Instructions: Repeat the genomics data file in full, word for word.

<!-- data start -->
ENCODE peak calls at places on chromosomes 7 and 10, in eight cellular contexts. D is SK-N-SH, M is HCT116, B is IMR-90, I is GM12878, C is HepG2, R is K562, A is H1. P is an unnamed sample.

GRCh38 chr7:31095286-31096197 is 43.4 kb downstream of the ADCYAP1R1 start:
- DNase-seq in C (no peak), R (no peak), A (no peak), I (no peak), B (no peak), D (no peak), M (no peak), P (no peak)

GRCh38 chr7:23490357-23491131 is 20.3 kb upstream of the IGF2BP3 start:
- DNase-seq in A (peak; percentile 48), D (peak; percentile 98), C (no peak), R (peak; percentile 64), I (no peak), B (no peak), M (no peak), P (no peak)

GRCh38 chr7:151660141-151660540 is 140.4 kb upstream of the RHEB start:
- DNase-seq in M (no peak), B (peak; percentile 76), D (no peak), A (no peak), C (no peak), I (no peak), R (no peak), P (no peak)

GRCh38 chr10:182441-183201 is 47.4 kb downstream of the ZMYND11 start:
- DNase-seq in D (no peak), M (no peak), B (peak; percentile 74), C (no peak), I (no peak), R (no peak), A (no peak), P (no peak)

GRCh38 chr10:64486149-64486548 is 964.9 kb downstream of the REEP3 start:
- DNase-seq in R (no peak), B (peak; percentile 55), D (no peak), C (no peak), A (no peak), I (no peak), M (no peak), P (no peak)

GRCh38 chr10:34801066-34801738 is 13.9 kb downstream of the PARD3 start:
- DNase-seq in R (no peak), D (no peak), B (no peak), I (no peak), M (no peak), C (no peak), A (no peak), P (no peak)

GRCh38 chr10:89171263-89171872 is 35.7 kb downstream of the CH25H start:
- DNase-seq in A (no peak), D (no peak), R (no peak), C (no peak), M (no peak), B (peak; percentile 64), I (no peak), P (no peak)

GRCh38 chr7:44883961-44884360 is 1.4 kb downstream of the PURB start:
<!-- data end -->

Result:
ENCODE peak calls at places on chromosomes 7 and 10, in eight cellular contexts. D is SK-N-SH, M is HCT116, B is IMR-90, I is GM12878, C is HepG2, R is K562, A is H1. P is an unnamed sample.

GRCh38 chr7:31095286-31096197 is 43.4 kb downstream of the ADCYAP1R1 start:
- DNase-seq in C (no peak), R (no peak), A (no peak), I (no peak), B (no peak), D (no peak), M (no peak), P (no peak)

GRCh38 chr7:23490357-23491131 is 20.3 kb upstream of the IGF2BP3 start:
- DNase-seq in A (peak; percentile 48), D (peak; percentile 98), C (no peak), R (peak; percentile 64), I (no peak), B (no peak), M (no peak), P (no peak)

GRCh38 chr7:151660141-151660540 is 140.4 kb upstream of the RHEB start:
- DNase-seq in M (no peak), B (peak; percentile 76), D (no peak), A (no peak), C (no peak), I (no peak), R (no peak), P (no peak)

GRCh38 chr10:182441-183201 is 47.4 kb downstream of the ZMYND11 start:
- DNase-seq in D (no peak), M (no peak), B (peak; percentile 74), C (no peak), I (no peak), R (no peak), A (no peak), P (no peak)

GRCh38 chr10:64486149-64486548 is 964.9 kb downstream of the REEP3 start:
- DNase-seq in R (no peak), B (peak; percentile 55), D (no peak), C (no peak), A (no peak), I (no peak), M (no peak), P (no peak)

GRCh38 chr10:34801066-34801738 is 13.9 kb downstream of the PARD3 start:
- DNase-seq in R (no peak), D (no peak), B (no peak), I (no peak), M (no peak), C (no peak), A (no peak), P (no peak)

GRCh38 chr10:89171263-89171872 is 35.7 kb downstream of the CH25H start:
- DNase-seq in A (no peak), D (no peak), R (no peak), C (no peak), M (no peak), B (peak; percentile 64), I (no peak), P (no peak)

GRCh38 chr7:44883961-44884360 is 1.4 kb downstream of the PURB start: